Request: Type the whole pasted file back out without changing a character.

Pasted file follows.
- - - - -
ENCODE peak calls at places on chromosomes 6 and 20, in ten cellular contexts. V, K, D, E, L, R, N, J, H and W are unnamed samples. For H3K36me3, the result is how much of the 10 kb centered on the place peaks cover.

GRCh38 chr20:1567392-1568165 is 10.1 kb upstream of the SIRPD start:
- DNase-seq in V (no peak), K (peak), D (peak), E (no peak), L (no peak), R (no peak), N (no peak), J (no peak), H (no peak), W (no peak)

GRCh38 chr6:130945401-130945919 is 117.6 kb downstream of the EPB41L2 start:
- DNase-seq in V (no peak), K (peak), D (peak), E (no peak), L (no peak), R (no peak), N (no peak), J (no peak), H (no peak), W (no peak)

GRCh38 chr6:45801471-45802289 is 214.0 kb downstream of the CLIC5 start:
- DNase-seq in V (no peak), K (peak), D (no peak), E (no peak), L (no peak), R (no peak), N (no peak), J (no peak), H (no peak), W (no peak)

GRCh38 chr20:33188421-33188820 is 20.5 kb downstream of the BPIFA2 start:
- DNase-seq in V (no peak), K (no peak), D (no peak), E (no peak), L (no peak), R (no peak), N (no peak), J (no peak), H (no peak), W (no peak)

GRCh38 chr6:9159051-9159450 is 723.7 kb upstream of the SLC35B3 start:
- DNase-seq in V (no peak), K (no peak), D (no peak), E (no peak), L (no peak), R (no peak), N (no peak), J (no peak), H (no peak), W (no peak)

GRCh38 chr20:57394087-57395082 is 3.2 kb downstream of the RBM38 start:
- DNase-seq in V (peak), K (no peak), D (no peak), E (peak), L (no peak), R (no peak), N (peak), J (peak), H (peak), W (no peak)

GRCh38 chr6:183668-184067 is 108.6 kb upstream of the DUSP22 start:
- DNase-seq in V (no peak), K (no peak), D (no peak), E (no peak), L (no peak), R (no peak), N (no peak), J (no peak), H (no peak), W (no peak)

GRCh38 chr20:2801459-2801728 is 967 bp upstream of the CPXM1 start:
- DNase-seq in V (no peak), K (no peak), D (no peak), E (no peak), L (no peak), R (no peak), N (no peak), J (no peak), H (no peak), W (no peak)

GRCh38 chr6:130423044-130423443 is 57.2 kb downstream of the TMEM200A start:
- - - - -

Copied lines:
ENCODE peak calls at places on chromosomes 6 and 20, in ten cellular contexts. V, K, D, E, L, R, N, J, H and W are unnamed samples. For H3K36me3, the result is how much of the 10 kb centered on the place peaks cover.

GRCh38 chr20:1567392-1568165 is 10.1 kb upstream of the SIRPD start:
- DNase-seq in V (no peak), K (peak), D (peak), E (no peak), L (no peak), R (no peak), N (no peak), J (no peak), H (no peak), W (no peak)

GRCh38 chr6:130945401-130945919 is 117.6 kb downstream of the EPB41L2 start:
- DNase-seq in V (no peak), K (peak), D (peak), E (no peak), L (no peak), R (no peak), N (no peak), J (no peak), H (no peak), W (no peak)

GRCh38 chr6:45801471-45802289 is 214.0 kb downstream of the CLIC5 start:
- DNase-seq in V (no peak), K (peak), D (no peak), E (no peak), L (no peak), R (no peak), N (no peak), J (no peak), H (no peak), W (no peak)

GRCh38 chr20:33188421-33188820 is 20.5 kb downstream of the BPIFA2 start:
- DNase-seq in V (no peak), K (no peak), D (no peak), E (no peak), L (no peak), R (no peak), N (no peak), J (no peak), H (no peak), W (no peak)

GRCh38 chr6:9159051-9159450 is 723.7 kb upstream of the SLC35B3 start:
- DNase-seq in V (no peak), K (no peak), D (no peak), E (no peak), L (no peak), R (no peak), N (no peak), J (no peak), H (no peak), W (no peak)

GRCh38 chr20:57394087-57395082 is 3.2 kb downstream of the RBM38 start:
- DNase-seq in V (peak), K (no peak), D (no peak), E (peak), L (no peak), R (no peak), N (peak), J (peak), H (peak), W (no peak)

GRCh38 chr6:183668-184067 is 108.6 kb upstream of the DUSP22 start:
- DNase-seq in V (no peak), K (no peak), D (no peak), E (no peak), L (no peak), R (no peak), N (no peak), J (no peak), H (no peak), W (no peak)

GRCh38 chr20:2801459-2801728 is 967 bp upstream of the CPXM1 start:
- DNase-seq in V (no peak), K (no peak), D (no peak), E (no peak), L (no peak), R (no peak), N (no peak), J (no peak), H (no peak), W (no peak)

GRCh38 chr6:130423044-130423443 is 57.2 kb downstream of the TMEM200A start: